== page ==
Do Polar Bears hibernate? (ANSWERED & EXPLAINED)

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Polar Bears occupy a majority portion of the Arctic Circle and its adjacent land masses that include the covering parts of eight countries: Canada, Greenland, Iceland, Norway, Sweden, Finland, Russia, and the US.

In general, many populations of polar bears are spread in various ranges all the way across the Arctic Circle, seen widely in the regions nearby the sea ice of the Arctic Ocean.

It is important to note that the brown and black bears are not true hibernators during the winter months, but they do hibernate.

While the polar bears do not hibernate at all, in fact, they undergo a different process.

Meaning that the male polar bears and non-pregnant polar bears don’t hibernate and can be seen roaming outside with ease during the winters. In fact, these are only the pregnant female polar bears that enter inside their den (a process called denning, not hibernation) in order to give birth to their cubs and stay with them during the harsh winters.

If polar bears don’t hibernate, then why? If they don’t hibernate, then what do they really do?

Just keep reading, and we will learn more about the related concepts regarding the polar bears to clarify them all.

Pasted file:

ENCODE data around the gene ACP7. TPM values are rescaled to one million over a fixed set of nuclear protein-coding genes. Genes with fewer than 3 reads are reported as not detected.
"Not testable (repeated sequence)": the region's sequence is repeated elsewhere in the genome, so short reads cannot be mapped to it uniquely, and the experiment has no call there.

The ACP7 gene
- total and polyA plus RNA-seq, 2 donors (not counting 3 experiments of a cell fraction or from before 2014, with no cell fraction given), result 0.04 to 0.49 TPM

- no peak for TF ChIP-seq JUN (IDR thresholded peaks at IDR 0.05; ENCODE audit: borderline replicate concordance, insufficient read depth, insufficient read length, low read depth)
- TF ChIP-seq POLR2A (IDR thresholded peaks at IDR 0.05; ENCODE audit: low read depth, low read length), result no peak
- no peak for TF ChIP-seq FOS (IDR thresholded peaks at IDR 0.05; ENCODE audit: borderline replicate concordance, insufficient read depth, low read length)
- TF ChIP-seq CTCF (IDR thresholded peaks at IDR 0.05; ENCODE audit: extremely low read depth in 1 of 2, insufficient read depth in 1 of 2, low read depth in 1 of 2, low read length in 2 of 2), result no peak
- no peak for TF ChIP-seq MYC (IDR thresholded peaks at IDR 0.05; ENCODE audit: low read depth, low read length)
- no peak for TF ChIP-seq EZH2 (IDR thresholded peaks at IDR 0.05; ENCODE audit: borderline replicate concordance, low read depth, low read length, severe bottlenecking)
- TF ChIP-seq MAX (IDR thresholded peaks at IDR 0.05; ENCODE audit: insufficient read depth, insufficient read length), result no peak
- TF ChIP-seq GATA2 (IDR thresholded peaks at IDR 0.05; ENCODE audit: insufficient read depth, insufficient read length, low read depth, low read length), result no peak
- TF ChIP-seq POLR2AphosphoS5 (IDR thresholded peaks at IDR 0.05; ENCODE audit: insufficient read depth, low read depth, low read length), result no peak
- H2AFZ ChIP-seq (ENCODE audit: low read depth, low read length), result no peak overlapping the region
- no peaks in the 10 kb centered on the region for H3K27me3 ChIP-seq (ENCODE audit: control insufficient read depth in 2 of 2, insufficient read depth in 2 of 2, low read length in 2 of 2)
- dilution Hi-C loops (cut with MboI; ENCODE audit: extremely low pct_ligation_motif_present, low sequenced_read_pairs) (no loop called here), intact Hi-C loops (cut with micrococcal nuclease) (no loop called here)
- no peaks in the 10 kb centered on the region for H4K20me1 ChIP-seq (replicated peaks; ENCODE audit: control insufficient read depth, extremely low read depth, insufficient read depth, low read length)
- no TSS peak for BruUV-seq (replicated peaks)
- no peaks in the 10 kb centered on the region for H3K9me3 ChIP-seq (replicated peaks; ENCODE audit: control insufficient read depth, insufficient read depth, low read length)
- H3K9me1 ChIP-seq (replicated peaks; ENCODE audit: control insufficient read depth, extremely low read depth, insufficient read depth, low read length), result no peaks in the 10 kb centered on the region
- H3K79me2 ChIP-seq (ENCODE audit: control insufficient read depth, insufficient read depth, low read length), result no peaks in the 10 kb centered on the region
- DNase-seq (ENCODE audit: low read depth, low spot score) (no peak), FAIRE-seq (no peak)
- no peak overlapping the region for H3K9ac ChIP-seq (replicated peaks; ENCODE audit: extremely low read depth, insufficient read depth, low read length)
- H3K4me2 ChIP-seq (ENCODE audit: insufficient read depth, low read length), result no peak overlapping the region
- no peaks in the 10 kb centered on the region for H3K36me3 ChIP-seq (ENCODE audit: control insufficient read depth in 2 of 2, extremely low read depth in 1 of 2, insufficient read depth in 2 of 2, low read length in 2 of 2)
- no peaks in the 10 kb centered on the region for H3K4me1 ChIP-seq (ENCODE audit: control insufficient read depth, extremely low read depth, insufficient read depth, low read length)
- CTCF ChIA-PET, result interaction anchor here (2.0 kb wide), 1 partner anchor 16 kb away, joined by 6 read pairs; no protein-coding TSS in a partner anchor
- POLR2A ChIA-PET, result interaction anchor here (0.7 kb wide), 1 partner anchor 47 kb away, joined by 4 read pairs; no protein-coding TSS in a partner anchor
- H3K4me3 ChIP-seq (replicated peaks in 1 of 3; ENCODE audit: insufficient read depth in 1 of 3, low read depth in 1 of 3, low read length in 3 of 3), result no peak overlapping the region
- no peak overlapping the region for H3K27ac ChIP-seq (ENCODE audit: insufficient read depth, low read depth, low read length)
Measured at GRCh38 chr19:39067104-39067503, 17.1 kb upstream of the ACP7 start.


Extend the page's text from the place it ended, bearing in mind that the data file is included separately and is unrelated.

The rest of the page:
Do Polar Bears hibernate? If No, then Why?

Polar Bears do not hibernate. In fact, these are only the female pregnant polar bears that follow a process called denning which is similar to hibernation but isn’t hibernation.

No male and female non-pregnant polar bears perform hibernation or denning or any such similar processes.

They can only be seen being in a little torpor state while being freely active and roaming by involving a bit physiological changes in their body, related especially to body temperature, metabolism, and water and fat balance.

The purpose of torpor is to slow down the body’s metabolism rate in order to conserve energy in times of insufficient resources and extreme weather conditions.

When torpor is performed in a long-term mode by any biological system then that state is termed hibernation or inactiveness in which the body metabolism is depressed to less than 5% of normal.